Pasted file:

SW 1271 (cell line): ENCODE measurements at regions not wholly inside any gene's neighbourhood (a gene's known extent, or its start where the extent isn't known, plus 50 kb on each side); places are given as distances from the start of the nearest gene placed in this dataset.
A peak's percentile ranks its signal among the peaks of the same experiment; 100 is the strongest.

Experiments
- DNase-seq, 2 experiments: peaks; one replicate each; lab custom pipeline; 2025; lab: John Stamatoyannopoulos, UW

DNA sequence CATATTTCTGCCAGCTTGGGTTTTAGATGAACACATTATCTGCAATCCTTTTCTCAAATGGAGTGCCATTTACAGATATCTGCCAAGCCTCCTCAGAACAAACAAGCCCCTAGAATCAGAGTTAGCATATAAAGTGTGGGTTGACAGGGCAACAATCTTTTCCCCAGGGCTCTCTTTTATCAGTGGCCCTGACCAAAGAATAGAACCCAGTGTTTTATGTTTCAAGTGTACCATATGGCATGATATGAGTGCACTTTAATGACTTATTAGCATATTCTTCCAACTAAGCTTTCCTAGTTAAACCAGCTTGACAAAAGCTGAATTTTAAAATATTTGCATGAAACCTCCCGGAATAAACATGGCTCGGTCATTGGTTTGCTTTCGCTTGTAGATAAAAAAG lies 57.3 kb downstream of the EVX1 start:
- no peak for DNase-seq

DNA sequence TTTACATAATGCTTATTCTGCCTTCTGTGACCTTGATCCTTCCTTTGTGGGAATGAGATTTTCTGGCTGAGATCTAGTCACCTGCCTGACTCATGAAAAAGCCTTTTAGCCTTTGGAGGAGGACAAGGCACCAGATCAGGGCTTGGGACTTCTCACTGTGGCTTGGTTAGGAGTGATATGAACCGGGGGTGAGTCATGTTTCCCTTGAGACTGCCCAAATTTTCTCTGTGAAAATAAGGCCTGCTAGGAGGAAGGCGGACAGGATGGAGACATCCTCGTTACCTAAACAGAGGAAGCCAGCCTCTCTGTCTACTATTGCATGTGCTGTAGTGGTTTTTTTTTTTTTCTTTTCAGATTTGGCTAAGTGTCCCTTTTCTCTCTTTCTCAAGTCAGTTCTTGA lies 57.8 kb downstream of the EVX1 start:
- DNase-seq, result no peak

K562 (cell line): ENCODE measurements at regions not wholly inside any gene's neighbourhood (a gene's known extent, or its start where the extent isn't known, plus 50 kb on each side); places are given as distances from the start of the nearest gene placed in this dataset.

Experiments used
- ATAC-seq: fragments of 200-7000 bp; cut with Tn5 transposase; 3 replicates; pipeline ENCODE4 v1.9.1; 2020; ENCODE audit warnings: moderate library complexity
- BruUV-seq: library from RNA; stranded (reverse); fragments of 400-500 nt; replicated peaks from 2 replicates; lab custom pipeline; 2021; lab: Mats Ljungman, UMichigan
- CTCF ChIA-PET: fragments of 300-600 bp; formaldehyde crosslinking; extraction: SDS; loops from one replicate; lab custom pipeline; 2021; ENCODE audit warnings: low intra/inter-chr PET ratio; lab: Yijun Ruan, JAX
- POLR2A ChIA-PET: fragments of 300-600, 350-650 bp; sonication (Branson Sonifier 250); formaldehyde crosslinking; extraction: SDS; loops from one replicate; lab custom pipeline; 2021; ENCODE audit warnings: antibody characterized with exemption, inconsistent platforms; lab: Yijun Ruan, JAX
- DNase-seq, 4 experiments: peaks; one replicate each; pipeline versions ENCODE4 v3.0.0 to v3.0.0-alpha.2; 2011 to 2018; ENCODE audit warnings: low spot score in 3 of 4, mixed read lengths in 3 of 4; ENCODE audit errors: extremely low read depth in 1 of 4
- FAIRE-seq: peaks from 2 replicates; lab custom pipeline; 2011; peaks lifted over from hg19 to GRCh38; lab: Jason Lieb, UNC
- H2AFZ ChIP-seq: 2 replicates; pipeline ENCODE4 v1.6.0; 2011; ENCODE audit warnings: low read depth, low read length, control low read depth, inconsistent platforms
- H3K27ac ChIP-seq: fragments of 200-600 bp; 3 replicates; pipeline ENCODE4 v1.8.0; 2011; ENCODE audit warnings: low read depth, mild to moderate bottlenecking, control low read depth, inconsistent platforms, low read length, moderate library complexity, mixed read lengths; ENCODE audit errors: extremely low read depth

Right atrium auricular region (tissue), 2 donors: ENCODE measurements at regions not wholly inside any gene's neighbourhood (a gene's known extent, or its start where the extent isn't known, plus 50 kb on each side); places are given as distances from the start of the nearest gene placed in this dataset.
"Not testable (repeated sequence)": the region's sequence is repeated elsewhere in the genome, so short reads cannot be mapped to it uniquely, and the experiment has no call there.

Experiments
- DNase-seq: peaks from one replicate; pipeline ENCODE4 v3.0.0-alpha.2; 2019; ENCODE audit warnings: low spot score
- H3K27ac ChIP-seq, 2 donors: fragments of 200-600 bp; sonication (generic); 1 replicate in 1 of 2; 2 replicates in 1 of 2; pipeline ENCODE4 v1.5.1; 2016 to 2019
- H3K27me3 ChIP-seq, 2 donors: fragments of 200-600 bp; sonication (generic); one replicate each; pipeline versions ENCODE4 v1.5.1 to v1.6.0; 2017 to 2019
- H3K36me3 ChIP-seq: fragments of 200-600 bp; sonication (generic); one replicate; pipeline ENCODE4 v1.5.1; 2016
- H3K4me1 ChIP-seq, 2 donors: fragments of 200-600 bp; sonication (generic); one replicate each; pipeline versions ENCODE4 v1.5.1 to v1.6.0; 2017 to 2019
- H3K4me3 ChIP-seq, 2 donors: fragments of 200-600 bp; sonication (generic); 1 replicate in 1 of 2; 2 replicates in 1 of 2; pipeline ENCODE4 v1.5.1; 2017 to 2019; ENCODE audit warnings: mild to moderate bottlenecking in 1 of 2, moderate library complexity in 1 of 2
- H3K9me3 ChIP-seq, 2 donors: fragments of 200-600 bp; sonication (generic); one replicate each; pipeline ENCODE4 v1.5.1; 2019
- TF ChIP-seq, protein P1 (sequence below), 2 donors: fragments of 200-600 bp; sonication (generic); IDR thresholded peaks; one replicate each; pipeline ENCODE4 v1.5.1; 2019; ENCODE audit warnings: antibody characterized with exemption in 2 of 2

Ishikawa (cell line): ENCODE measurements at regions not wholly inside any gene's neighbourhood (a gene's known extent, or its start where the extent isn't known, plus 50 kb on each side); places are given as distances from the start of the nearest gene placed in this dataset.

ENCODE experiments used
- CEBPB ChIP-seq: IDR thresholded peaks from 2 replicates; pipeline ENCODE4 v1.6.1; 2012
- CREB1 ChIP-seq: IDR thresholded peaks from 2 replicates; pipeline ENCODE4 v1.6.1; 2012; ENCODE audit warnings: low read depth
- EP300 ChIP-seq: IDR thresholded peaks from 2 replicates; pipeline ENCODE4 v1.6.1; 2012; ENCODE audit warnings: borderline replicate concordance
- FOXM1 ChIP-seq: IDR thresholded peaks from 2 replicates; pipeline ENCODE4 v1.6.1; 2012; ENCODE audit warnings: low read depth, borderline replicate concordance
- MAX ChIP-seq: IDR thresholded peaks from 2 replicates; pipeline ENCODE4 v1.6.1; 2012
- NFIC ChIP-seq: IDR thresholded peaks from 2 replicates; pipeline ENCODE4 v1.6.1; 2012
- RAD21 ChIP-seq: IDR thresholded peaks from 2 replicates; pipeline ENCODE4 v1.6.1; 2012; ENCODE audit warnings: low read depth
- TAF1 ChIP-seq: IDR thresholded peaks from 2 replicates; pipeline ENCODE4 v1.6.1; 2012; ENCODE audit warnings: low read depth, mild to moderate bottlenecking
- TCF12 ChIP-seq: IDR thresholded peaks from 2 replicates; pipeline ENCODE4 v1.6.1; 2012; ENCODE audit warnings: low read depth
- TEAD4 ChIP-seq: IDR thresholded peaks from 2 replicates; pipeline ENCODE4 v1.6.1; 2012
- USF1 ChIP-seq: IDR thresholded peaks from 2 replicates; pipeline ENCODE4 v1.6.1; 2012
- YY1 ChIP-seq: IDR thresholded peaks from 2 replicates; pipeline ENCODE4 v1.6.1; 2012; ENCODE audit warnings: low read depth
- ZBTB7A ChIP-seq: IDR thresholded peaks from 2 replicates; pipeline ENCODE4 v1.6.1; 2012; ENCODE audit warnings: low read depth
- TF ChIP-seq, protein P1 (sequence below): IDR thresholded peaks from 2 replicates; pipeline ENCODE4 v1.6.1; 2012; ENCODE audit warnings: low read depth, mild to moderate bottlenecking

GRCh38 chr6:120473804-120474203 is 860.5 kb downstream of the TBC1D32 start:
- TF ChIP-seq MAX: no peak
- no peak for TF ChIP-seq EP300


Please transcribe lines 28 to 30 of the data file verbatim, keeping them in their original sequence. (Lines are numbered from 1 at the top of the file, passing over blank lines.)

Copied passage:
- H3K9me3 ChIP-seq, 2 donors: fragments of 200-600 bp; sonication (generic); one replicate each; pipeline ENCODE4 v1.5.1; 2019
- TF ChIP-seq, protein P1 (sequence below), 2 donors: fragments of 200-600 bp; sonication (generic); IDR thresholded peaks; one replicate each; pipeline ENCODE4 v1.5.1; 2019; ENCODE audit warnings: antibody characterized with exemption in 2 of 2

Ishikawa (cell line): ENCODE measurements at regions not wholly inside any gene's neighbourhood (a gene's known extent, or its start where the extent isn't known, plus 50 kb on each side); places are given as distances from the start of the nearest gene placed in this dataset.